Marketing 50: Page Three

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Photo: Tony Pettinato
While "Guitar Hero" fans have been shredding to the rock-star fantasy video game since late 2005, it took the introduction of "Guitar Hero II" for PlayStation 2 in late 2006 and for Microsoft's Xbox 360 in 2007 with downloadable tracks to make the game a cultural phenomenon. Celebrity guitarists confessed their addictions and played at PR events for the game.

"Guitar Hero" parties became common for both a younger set among friends and couples and an older audience reliving the rock anthems of its youth. Under the direction of Stacey Hirata, 38, VP-marketing at publisher RedOctane, the game found popularity as a marketing gimmick at bars and restaurants to draw crowds. The Xbox 360 version got additional marketing power with a campaign from Xbox agency McCann Erickson, San Francisco, and its TAG arm.

Ms. Hirata says the aggressive marketing push focused on several fronts including promotions, public relations, partnerships and retail. "It's all about where there's music, there's 'Guitar Hero,'" she says. More than 3 million games have been sold, along with another 650,000 downloads of additional music packs.
-- Beth Snyder Bulik
There's never been an import-beer launch quite like the one Heineken Premium Light pulled off last year.

Andy Glaser, Heineken brand director, and his team launched Premium Light with a media budget ($50 million) that would make Anheuser-Busch blush and slick image advertising from Berlin Cameron United, New York, that wouldn't be the least bit out of place on a boutique superpremium spirits brand. The ads, mostly TV spots, presented Heineken Premium Light as a diva in a bottle or can, backed by the beats of the Pussycat Dolls. Unlike most import-advertising efforts, there was nary a reference to its foreign roots. Heineken chose instead to announce the brand's arrival in the mainstream with brashness -- and it worked. As a result, the start-up cracked the top 10 in import sales and is up another 30% in year two, suggesting it's yet to peak. "The fact is it revived the entire franchise," investor Thomas Russo said earlier this summer.
-- Jeremy Mullman
The signature Hanky Panky thong, model No. 4811, has had a cult following since its introduction in 1986 among a loyal group of celebrities and others seeking comfort-with-no-panty-lines underwear at $15 a pop. But when the brand made The Wall Street Journal in 2004, President-Creative Director Gale Epstein says, "it launched into another stratosphere."

Since then, annual sales of the 4811 and Hanky Panky's other intimate-apparel products have climbed from $10 million to what is expected to be almost $50 million this year. With the help of PR agency Gale Group, Hanky Panky has worked to get its thongs on the likes of Ashlee Simpson and Cameron Diaz through placement in gift lounges at awards shows and on sets and, of course, to get those wearings talked about in magazines and on TV. CEO Lida Orzeck's appearance on CNBC prompted website hits to quadruple. The brand has featured a '40s Glam Girl in its marketing materials, and that theme has inspired a raft of in-store product-preview parties. A soiree in Manhattan's 59th Street Bloomingdale's to introduce the new Hanky Panky bra helped drive sales in that store up 180%, Ms. Epstein says.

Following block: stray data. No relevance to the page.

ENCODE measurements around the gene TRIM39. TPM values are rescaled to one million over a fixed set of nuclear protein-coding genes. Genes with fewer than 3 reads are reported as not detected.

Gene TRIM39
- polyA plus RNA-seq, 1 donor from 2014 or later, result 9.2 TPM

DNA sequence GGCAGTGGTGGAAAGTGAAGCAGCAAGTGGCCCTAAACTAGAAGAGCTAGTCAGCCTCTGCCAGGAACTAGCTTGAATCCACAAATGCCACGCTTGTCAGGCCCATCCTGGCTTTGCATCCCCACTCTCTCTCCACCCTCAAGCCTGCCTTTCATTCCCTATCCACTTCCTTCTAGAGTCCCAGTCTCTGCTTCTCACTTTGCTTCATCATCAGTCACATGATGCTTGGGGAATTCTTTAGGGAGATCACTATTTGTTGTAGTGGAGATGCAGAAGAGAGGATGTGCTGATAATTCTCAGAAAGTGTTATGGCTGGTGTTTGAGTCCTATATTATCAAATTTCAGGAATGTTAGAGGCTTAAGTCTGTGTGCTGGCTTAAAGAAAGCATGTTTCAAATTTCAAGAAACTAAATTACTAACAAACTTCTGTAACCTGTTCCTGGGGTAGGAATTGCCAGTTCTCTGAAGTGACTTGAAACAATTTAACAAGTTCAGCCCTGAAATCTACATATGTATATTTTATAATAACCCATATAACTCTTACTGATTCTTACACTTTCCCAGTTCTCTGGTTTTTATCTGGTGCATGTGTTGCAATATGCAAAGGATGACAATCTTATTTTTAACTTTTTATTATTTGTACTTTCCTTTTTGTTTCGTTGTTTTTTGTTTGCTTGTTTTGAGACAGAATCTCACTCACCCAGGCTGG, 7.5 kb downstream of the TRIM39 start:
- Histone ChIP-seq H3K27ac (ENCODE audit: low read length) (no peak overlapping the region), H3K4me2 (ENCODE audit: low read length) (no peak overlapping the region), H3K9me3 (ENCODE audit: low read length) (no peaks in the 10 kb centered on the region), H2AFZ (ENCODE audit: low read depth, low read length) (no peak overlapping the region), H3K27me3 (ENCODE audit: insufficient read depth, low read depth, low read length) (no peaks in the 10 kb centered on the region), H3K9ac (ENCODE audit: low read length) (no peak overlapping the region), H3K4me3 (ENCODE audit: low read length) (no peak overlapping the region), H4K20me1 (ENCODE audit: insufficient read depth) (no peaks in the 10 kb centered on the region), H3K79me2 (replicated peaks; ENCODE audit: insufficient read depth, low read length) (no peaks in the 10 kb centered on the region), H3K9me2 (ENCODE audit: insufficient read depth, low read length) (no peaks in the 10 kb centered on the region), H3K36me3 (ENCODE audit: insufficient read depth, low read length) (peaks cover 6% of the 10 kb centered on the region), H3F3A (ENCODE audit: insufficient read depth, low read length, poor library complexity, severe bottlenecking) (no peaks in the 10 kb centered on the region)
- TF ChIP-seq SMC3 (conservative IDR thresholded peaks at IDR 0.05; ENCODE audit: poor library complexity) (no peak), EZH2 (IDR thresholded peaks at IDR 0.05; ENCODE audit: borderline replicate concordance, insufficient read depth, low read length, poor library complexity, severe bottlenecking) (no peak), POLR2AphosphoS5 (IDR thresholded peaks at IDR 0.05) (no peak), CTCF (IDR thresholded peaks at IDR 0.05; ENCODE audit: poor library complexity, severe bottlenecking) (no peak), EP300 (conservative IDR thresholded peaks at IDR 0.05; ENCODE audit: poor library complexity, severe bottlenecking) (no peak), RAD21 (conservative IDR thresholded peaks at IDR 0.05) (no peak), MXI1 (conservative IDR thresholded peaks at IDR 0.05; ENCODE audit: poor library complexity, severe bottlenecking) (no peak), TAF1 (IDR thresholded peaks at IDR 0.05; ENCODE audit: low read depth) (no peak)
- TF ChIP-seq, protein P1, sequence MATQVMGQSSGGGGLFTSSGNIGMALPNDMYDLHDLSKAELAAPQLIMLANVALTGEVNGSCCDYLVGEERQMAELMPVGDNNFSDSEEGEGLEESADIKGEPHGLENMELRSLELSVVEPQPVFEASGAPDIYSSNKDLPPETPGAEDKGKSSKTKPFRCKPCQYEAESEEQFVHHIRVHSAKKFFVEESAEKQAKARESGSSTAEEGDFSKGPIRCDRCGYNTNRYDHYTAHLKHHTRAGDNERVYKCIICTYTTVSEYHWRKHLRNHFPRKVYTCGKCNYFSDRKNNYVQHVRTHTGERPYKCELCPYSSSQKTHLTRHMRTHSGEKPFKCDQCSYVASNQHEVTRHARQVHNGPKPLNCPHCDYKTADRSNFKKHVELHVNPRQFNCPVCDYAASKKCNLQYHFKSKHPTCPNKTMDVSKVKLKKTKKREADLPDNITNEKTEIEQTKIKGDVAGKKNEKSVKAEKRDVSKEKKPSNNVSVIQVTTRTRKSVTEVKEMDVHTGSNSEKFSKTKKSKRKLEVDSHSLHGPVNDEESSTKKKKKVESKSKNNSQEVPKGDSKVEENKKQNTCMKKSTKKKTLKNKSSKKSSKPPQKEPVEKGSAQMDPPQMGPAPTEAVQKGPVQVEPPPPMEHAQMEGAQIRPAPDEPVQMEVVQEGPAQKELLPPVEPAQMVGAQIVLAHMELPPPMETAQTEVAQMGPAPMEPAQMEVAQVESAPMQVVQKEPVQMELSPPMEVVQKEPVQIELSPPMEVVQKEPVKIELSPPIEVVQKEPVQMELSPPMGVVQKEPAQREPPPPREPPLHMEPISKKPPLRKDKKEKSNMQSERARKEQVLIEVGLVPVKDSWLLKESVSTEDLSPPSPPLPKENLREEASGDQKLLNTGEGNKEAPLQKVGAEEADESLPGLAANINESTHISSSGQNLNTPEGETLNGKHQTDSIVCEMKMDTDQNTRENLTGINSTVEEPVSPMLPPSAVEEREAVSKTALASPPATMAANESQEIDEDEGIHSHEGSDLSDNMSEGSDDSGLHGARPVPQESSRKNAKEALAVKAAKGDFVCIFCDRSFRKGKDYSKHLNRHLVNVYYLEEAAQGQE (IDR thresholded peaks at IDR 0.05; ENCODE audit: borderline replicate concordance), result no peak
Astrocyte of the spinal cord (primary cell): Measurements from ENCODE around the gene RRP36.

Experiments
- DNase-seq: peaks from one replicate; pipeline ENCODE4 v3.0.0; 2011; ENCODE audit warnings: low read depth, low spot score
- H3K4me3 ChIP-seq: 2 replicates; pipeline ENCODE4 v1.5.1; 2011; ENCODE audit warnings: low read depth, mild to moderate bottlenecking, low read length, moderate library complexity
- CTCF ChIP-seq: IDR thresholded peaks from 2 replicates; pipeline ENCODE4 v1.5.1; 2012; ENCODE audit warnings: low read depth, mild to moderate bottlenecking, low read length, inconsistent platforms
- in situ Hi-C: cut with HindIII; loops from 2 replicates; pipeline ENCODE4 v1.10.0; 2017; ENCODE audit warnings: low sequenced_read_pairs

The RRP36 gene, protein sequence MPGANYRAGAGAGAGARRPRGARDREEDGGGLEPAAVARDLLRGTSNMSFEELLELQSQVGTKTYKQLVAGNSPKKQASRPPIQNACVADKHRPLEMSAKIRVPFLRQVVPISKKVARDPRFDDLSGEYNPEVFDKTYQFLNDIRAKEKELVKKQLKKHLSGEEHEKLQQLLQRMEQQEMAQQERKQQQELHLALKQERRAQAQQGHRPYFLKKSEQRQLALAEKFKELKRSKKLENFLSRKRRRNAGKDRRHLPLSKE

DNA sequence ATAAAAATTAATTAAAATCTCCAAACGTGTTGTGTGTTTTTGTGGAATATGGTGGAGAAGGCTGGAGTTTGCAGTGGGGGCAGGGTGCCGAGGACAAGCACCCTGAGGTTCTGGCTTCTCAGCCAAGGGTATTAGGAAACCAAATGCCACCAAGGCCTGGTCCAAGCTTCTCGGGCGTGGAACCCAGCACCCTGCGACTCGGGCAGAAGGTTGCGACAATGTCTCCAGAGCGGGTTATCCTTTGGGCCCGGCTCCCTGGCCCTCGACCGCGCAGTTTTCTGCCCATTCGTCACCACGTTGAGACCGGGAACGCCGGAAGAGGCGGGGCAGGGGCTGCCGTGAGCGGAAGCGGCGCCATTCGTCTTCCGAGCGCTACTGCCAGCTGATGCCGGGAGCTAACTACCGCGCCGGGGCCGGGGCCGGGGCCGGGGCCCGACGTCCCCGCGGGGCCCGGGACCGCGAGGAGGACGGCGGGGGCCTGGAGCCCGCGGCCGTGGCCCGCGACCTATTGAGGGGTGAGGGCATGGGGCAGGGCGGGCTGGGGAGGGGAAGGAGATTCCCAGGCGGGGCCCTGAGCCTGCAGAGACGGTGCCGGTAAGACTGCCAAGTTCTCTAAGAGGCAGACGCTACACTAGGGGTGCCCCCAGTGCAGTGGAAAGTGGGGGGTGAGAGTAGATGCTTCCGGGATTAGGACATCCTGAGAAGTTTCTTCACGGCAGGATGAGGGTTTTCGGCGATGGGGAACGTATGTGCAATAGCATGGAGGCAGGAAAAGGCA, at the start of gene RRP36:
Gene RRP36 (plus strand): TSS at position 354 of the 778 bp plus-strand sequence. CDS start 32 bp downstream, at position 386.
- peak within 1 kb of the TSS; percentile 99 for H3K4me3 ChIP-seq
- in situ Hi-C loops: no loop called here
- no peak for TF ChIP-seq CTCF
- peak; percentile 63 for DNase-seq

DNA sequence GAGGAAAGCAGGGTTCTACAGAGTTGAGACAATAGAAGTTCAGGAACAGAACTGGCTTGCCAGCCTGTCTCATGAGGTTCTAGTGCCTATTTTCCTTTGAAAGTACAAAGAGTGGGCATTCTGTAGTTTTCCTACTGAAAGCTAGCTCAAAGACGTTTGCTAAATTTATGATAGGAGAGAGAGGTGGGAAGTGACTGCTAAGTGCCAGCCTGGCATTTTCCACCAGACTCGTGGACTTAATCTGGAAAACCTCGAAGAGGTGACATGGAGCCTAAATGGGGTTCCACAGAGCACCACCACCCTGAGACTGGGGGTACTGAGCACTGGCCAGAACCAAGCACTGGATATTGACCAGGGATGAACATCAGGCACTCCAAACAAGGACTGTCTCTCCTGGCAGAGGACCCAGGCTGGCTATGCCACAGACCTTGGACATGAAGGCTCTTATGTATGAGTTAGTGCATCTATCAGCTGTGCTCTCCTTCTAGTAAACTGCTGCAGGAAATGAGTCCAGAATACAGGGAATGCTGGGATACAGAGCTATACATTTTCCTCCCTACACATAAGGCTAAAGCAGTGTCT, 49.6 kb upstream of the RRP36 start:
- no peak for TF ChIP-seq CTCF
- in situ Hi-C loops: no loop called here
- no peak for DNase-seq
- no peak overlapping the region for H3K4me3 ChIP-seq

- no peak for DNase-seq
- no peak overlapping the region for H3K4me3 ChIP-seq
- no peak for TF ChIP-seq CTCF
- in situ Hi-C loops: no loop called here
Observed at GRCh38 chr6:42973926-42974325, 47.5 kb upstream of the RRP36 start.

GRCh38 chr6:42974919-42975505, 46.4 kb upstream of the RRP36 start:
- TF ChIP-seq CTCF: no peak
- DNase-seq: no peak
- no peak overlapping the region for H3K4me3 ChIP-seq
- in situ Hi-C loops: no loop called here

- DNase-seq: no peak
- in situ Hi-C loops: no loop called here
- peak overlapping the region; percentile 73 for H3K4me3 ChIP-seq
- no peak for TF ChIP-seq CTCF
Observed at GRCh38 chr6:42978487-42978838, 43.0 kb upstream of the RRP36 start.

-- Stephanie Thompson
The two brothers sold T-shirts at college dorms for five years, continually refining an idea for a breakthrough logo but mainly just having fun.

"Every time we came home, we'd put our best-selling designs on a wall and invite our friends over to offer their opinions," says Bert Jacobs, 42, chief executive optimist of the Life Is Good brand (his brother and co-founder John is 39). After four dozen T-shirts with the phrase "Life is good" sold out in minutes, they knew they were onto something.

"It was more of an attitude than a brilliant business plan," Mr. Jacobs says of the company's rise to $100 million in annual sales of apparel, accessories, sports and home-decor items, all featuring the simple, iconic logo. "We tapped into something really simple: optimism, feeling good. Everyone who wore the shirt felt like they were joining a club," Mr. Jacobs says.

And while Life Is Good doesn't do traditional marketing, it's recently begun hosting charitable festivals, which it views as a social mission.
-- Kate Fitzgerald
Developing a new food brand is a challenge, but creating one that will build incremental business inside a crowded, nearly $1 billion category is especially tough.

Martin Abrams, 38, marketing manager, Wholesome Adult Business Unit, and his General Mills team did it when they linked to the adventure ambience of regional coffee retailer Caribou Coffee for a new line of Caribou Coffee bars.